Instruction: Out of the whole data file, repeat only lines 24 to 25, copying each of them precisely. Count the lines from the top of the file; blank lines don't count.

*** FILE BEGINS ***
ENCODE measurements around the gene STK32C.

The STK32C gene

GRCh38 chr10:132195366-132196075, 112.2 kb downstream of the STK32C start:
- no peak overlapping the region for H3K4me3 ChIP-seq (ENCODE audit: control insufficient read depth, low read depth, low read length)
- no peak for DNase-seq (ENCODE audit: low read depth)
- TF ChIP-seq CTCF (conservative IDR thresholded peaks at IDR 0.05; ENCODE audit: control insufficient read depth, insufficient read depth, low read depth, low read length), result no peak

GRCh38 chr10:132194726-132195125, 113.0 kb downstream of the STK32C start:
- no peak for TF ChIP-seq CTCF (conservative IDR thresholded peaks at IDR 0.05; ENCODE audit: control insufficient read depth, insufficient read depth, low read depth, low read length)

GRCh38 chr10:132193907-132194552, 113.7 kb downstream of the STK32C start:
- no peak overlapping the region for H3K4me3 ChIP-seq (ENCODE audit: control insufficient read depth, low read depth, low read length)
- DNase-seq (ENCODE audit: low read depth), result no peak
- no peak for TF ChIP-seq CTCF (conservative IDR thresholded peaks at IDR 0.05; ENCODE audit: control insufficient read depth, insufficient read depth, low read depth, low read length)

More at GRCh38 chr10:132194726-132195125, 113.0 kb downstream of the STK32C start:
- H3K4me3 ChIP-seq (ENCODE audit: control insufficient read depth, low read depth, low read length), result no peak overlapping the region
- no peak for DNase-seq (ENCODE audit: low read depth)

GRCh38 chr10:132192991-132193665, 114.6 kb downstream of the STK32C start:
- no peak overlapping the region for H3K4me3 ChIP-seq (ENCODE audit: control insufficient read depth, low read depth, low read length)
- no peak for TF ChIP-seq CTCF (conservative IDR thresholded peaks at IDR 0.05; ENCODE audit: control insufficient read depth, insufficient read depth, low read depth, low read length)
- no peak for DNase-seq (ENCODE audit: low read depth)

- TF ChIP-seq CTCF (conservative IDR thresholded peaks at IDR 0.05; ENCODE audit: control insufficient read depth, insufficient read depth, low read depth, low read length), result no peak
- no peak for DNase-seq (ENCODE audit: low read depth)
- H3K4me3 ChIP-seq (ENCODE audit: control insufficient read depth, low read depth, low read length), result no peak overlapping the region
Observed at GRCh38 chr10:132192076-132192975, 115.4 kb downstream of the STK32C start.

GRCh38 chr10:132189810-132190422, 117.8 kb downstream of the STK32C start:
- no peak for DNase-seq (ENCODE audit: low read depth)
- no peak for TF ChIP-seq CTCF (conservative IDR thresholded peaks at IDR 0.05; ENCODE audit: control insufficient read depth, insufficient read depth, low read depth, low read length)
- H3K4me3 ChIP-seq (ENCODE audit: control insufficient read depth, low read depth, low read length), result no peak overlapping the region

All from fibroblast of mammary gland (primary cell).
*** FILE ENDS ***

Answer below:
GRCh38 chr10:132189810-132190422, 117.8 kb downstream of the STK32C start:
- no peak for DNase-seq (ENCODE audit: low read depth)